History of Agile
Manifesto for Agile Software Development We are uncovering better ways of developing
software by doing it and helping others do it. Through this work we have come to value:
That is, while there is value in the items on the right, we value the items on the left more.
* Agile Manifesto Copyright © 2001: Kent Beck, Mike Beedle, Arie van Bennekum, Alistair Cockburn, Ward Cunningham, Martin Fowler, James Grenning, Jim Highsmith, Andrew Hunt, Ron Jeffries, Jon Kern, Brian Marick, Robert C. Martin, Steve Mellor, Ken Schwaber, Jeff Sutherland, Dave Thomas
This declaration may be freely copied in any form, but only in its entirety through this notice.
- Individuals and interactions over processes and tools: Why? Because research shows a 50 times increase in performance when we get individuals and interactions right. One of the ways we get this right is by collocating a development team with an empowered product owner.
- Working software over comprehensive documentation: Why? Because failure to test for and correct defects during the sprint can take up to 24 times more effort and cost in the next sprint. And after the functionality is deployed to the market, if a production support team that wasn’t involved in product development performs the testing and fixing, the cost is up to 100 times more.
- Customer collaboration over contract negotiation: Why? Because a dedicated and accessible product owner can generate a fourfold increase in productivity by providing in-the-moment clarification to the development team, aligning customer priorities with the work being performed.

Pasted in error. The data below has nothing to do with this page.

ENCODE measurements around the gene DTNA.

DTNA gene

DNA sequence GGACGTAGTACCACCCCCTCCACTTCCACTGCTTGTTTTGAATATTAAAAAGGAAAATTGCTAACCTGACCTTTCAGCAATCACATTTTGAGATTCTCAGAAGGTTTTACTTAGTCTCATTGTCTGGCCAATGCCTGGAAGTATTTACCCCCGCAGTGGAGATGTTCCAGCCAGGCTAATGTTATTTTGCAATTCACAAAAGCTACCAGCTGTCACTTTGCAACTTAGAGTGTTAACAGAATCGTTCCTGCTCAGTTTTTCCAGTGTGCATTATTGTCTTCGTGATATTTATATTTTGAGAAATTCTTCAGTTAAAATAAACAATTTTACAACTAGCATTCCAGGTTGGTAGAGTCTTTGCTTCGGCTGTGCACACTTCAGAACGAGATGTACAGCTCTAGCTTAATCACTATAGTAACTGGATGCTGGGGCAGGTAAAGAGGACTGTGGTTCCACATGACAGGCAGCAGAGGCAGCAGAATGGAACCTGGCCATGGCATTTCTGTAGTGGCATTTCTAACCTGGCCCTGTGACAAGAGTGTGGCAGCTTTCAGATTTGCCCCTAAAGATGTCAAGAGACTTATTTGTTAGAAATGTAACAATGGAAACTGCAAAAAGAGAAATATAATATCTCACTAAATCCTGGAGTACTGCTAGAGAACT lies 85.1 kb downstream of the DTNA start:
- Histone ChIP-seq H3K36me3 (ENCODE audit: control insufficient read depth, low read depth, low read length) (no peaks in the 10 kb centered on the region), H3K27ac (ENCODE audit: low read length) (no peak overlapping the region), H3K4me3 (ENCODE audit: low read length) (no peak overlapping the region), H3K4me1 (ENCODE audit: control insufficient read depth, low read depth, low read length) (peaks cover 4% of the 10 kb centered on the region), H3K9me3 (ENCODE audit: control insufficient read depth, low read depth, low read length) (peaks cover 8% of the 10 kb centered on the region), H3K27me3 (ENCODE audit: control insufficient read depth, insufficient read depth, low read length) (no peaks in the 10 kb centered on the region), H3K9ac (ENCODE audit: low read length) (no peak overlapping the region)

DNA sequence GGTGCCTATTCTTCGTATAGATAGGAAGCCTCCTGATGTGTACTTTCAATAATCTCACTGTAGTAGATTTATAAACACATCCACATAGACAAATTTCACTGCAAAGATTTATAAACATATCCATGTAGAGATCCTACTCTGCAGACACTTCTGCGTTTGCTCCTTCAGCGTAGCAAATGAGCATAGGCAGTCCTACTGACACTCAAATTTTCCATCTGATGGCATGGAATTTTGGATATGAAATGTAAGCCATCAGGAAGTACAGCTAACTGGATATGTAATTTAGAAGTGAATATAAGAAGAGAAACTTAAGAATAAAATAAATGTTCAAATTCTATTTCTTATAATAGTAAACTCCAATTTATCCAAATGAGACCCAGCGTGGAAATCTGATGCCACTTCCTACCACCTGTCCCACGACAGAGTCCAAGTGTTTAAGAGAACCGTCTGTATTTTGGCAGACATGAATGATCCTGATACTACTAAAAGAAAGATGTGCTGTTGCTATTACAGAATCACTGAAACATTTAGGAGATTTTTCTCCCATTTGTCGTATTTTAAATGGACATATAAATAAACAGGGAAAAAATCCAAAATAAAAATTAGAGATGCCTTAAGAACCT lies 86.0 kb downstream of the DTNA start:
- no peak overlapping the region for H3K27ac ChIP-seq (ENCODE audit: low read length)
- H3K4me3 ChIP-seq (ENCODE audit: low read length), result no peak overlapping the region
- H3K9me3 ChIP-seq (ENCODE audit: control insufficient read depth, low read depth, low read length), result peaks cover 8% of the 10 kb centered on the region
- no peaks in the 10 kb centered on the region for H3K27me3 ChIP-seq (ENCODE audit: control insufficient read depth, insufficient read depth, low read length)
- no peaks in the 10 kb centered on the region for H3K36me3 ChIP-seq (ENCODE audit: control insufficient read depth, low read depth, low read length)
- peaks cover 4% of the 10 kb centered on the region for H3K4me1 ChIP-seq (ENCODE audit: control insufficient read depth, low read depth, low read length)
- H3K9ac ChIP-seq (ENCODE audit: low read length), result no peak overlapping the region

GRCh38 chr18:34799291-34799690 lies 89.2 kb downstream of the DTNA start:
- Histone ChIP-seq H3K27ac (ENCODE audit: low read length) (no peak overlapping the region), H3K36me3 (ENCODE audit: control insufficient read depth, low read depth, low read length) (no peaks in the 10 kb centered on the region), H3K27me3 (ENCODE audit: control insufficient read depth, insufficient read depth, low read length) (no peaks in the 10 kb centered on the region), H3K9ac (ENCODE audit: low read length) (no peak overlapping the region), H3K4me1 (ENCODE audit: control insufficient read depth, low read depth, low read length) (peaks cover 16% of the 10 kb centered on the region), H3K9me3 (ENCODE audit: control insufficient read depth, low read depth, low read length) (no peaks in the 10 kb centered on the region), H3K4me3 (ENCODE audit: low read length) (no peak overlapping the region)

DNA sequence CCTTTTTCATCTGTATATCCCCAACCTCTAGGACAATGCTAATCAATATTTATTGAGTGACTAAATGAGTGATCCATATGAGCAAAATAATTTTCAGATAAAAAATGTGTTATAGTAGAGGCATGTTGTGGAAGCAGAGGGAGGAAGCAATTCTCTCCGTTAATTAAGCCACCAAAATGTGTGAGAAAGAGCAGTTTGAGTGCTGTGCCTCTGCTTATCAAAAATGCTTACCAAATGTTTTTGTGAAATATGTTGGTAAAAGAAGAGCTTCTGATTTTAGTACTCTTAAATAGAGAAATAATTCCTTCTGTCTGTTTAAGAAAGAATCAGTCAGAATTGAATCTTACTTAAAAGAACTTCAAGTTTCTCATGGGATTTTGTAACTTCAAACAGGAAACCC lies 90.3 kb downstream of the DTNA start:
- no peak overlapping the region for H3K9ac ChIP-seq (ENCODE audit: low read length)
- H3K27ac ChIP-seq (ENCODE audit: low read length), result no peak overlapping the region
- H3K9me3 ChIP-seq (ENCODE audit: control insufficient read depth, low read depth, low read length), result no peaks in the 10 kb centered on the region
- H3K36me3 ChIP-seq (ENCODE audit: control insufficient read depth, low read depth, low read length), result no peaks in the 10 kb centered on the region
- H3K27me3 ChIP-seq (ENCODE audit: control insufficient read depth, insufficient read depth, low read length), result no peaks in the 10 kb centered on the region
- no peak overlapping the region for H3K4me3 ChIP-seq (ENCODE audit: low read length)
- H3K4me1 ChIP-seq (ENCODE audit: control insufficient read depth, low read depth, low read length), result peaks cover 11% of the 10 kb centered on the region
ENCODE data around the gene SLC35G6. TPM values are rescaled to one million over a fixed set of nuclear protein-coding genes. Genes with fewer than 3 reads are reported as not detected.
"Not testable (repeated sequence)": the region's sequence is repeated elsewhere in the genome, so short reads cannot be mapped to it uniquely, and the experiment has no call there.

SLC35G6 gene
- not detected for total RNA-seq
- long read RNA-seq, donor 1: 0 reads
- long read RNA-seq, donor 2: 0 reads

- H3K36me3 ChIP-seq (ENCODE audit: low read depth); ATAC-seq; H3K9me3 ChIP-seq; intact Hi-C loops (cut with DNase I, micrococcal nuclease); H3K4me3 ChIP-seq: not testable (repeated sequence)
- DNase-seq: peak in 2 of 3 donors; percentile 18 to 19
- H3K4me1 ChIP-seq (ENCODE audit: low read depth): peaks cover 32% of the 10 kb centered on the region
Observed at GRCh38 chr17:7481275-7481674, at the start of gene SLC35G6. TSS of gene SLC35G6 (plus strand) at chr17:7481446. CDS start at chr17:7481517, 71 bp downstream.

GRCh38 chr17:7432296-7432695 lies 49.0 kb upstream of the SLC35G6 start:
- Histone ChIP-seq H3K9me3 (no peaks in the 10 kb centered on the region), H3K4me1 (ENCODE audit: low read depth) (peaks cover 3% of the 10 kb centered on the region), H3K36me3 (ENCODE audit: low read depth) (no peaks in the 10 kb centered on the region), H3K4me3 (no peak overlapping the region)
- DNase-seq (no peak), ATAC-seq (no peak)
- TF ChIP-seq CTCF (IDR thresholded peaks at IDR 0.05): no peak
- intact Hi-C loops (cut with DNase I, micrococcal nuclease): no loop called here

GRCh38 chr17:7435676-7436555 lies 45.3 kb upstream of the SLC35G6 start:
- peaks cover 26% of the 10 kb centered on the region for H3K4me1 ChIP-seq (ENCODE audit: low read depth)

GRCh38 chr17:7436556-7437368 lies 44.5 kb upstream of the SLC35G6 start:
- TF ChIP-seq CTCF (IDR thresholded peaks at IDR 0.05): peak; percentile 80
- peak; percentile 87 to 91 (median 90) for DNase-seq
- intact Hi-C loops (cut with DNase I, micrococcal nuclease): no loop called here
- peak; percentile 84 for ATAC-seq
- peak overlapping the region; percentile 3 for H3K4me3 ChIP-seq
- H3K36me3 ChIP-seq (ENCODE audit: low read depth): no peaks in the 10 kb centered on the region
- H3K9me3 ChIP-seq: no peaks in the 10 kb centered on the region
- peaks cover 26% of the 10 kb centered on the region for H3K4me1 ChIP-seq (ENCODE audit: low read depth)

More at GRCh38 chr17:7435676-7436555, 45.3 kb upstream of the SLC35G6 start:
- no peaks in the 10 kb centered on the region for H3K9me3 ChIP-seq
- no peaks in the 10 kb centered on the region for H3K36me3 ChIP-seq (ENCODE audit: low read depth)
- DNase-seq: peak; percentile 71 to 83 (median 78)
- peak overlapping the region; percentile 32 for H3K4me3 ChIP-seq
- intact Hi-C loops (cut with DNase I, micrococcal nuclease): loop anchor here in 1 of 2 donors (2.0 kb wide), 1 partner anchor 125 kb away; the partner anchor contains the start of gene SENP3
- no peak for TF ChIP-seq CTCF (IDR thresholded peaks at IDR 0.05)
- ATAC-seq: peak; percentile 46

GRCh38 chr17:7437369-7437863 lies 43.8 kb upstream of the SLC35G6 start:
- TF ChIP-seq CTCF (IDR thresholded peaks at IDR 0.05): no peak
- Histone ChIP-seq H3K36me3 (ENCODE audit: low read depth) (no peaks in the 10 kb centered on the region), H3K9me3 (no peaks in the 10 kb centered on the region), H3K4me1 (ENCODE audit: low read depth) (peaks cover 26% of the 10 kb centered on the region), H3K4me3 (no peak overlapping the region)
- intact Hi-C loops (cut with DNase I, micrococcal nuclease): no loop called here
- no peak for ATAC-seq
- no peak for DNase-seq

- Responding to change over following a plan: Why? Because 64 percent of features developed under a waterfall model are rarely or never used . Starting with a plan is vital, but that is when we know the least. Agile teams don’t plan less than waterfall teams they plan as much or more. However, agile teams take a just-in-time approach, planning just enough when needed. Adaptation of the plan to the realities along the way is how agile teams deliver products that delight customers.
12 Agile Principles
The creators of the Agile Manifesto originally focused on software development because they worked in the IT industry. However, agile project management techniques have spread beyond software development and even outside computer related products. Today, people use agile approaches to create products in a variety of industries, including biotech, manufacturing, aerospace, engineering, marketing, nonprofit work, and even building construction. If you want early empirical feedback on the product or service you’re providing, you can benefit from agile methods.
In the months following the publication of the Agile Manifesto, the original signatories continued to communicate. To support teams making agile transitions, they augmented the four values of the manifesto with 12 principles behind the Agile Manifesto.